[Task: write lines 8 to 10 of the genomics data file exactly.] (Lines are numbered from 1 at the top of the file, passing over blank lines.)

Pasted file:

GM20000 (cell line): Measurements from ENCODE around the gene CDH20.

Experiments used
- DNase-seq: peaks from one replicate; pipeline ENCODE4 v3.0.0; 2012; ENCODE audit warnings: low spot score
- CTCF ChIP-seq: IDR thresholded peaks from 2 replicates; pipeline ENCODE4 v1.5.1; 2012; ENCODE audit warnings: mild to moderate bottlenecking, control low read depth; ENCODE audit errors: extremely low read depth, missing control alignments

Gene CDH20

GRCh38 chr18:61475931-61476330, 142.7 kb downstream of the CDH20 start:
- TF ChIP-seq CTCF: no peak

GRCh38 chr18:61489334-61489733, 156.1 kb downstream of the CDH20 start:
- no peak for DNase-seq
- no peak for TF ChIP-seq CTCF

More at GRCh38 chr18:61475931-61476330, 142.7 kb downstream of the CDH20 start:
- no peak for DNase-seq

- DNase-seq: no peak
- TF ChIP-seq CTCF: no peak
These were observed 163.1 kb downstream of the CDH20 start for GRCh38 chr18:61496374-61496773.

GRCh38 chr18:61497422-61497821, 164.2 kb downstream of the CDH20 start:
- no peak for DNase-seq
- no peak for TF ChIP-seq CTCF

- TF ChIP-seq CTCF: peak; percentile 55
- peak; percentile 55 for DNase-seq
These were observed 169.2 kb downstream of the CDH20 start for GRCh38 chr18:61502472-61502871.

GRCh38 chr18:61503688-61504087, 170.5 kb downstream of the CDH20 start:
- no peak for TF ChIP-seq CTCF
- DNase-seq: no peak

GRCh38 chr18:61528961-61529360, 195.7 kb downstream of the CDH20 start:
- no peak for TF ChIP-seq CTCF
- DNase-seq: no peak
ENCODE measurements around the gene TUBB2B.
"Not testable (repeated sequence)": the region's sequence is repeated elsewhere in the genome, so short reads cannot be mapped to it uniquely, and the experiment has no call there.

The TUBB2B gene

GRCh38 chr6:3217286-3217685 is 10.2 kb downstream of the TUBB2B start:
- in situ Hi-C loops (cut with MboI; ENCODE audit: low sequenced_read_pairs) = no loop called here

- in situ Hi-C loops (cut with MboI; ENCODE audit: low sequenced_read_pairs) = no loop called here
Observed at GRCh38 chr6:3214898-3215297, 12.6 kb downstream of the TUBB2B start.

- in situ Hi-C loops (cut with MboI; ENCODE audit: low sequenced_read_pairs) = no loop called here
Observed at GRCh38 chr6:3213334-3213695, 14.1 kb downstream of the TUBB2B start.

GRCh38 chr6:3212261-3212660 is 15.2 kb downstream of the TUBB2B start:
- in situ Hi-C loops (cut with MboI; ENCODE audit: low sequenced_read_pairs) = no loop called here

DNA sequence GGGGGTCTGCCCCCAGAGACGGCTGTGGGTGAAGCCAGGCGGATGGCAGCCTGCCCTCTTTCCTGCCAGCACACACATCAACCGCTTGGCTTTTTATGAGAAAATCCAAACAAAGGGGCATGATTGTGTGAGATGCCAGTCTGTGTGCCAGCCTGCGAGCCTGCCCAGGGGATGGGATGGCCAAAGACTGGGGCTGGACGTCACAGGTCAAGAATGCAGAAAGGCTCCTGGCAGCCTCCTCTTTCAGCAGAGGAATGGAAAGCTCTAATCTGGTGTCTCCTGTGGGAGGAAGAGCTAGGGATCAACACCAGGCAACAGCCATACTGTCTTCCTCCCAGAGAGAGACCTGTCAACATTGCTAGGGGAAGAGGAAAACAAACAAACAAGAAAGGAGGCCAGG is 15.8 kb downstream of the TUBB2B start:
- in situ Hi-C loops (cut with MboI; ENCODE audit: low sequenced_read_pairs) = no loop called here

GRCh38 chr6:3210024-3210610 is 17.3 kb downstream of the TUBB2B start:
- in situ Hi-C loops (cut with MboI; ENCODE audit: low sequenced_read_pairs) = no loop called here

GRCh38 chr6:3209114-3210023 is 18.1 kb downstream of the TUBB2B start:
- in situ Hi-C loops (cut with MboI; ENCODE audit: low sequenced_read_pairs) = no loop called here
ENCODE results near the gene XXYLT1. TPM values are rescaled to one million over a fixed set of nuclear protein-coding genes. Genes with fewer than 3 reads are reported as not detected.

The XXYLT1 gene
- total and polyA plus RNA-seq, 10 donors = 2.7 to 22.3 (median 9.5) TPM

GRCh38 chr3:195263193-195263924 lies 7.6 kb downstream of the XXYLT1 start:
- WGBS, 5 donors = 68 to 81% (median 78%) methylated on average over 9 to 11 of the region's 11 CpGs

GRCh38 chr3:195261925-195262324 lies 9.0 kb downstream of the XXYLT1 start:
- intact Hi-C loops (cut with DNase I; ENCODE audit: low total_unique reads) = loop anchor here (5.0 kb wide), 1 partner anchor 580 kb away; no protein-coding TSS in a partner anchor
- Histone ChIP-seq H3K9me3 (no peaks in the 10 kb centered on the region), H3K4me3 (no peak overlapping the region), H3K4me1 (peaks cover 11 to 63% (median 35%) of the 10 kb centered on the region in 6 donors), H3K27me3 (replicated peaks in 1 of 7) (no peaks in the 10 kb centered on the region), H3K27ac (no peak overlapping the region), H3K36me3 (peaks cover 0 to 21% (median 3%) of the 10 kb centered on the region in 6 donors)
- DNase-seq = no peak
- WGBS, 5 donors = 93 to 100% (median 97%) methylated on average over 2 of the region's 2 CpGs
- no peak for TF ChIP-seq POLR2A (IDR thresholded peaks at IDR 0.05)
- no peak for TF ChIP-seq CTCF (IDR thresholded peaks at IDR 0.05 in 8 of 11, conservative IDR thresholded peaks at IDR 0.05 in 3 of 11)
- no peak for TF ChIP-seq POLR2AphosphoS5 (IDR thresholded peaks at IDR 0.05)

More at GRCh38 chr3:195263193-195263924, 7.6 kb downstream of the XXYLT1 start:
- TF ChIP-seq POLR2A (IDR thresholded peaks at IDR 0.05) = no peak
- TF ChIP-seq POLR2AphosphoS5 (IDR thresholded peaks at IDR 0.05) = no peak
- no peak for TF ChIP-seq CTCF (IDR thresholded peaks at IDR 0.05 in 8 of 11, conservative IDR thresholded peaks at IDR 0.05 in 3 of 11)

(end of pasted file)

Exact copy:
GRCh38 chr18:61489334-61489733, 156.1 kb downstream of the CDH20 start:
- no peak for DNase-seq
- no peak for TF ChIP-seq CTCF